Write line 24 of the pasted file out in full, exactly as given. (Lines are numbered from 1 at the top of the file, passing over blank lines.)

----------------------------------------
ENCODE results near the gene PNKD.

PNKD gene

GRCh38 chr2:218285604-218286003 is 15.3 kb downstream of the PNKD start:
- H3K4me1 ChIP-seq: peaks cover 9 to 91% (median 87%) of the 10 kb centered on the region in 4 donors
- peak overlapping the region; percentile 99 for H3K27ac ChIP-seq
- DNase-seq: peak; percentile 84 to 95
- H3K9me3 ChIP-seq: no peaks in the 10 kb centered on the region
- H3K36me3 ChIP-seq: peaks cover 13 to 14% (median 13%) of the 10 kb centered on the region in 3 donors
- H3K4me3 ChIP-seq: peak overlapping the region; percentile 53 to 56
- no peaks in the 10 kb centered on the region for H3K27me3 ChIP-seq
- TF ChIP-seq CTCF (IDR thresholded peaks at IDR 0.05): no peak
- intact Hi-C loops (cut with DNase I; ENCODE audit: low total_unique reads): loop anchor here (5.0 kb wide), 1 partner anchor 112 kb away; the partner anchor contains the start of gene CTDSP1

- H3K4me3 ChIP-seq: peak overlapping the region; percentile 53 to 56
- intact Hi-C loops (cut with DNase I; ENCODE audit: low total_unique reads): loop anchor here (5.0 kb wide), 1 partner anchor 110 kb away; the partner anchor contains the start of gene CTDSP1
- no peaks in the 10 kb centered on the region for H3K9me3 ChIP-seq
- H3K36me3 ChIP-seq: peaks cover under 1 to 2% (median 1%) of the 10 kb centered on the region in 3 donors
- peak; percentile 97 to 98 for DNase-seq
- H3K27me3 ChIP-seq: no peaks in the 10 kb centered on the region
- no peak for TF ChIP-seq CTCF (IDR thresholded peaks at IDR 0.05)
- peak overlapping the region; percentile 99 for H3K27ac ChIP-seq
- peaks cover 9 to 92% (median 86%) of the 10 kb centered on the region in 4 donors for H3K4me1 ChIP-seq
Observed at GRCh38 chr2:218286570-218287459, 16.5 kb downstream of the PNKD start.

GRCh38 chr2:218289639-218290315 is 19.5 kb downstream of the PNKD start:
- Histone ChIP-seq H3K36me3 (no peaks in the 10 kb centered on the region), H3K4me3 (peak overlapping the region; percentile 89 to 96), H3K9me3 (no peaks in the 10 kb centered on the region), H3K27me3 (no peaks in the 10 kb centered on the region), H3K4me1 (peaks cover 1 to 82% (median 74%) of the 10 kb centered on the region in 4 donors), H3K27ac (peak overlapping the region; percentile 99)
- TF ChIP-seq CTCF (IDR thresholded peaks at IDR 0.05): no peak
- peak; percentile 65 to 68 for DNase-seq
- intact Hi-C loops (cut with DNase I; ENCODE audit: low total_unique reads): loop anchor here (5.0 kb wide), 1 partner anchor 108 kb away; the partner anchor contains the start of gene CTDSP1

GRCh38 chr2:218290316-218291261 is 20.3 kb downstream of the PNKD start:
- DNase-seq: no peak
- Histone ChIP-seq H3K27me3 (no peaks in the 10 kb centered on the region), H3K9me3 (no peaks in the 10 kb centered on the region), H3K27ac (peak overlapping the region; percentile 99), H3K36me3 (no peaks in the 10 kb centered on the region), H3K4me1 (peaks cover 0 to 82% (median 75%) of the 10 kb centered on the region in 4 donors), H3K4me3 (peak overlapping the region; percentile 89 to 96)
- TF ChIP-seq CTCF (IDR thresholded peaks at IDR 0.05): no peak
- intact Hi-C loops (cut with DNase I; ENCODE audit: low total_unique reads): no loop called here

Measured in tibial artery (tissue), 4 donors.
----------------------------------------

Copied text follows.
- Histone ChIP-seq H3K36me3 (no peaks in the 10 kb centered on the region), H3K4me3 (peak overlapping the region; percentile 89 to 96), H3K9me3 (no peaks in the 10 kb centered on the region), H3K27me3 (no peaks in the 10 kb centered on the region), H3K4me1 (peaks cover 1 to 82% (median 74%) of the 10 kb centered on the region in 4 donors), H3K27ac (peak overlapping the region; percentile 99)